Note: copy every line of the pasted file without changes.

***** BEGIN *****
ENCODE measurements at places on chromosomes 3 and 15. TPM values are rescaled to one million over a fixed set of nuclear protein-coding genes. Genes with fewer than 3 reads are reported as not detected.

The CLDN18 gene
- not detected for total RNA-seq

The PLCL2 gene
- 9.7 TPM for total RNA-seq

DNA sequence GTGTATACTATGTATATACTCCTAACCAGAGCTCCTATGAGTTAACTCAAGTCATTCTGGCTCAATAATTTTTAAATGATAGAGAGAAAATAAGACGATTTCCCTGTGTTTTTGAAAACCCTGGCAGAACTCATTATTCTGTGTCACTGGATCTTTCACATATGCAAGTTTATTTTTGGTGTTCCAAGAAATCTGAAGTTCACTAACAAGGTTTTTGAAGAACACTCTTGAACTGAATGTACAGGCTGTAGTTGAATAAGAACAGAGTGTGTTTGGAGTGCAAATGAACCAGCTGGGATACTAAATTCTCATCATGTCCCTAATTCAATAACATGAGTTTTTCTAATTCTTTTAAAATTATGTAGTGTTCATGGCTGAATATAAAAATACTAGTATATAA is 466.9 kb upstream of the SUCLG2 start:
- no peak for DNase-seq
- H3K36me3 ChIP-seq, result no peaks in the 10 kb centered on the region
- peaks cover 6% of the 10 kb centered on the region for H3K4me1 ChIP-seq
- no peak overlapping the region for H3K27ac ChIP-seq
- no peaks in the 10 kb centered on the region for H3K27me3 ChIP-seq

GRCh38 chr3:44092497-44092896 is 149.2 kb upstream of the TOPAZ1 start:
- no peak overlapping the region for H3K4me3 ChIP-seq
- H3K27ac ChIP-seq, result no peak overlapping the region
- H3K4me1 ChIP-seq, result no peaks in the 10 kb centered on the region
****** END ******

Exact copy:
ENCODE measurements at places on chromosomes 3 and 15. TPM values are rescaled to one million over a fixed set of nuclear protein-coding genes. Genes with fewer than 3 reads are reported as not detected.

The CLDN18 gene
- not detected for total RNA-seq

The PLCL2 gene
- 9.7 TPM for total RNA-seq

DNA sequence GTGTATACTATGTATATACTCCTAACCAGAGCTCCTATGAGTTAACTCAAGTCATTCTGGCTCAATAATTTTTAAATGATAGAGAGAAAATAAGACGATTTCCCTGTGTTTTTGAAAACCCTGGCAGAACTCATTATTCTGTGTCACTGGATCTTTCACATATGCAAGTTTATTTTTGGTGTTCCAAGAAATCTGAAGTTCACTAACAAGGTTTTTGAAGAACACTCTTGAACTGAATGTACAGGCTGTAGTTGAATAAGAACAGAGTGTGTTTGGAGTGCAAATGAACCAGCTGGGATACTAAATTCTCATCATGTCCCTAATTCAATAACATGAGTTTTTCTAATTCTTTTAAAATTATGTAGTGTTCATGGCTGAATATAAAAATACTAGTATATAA is 466.9 kb upstream of the SUCLG2 start:
- no peak for DNase-seq
- H3K36me3 ChIP-seq, result no peaks in the 10 kb centered on the region
- peaks cover 6% of the 10 kb centered on the region for H3K4me1 ChIP-seq
- no peak overlapping the region for H3K27ac ChIP-seq
- no peaks in the 10 kb centered on the region for H3K27me3 ChIP-seq

GRCh38 chr3:44092497-44092896 is 149.2 kb upstream of the TOPAZ1 start:
- no peak overlapping the region for H3K4me3 ChIP-seq
- H3K27ac ChIP-seq, result no peak overlapping the region
- H3K4me1 ChIP-seq, result no peaks in the 10 kb centered on the region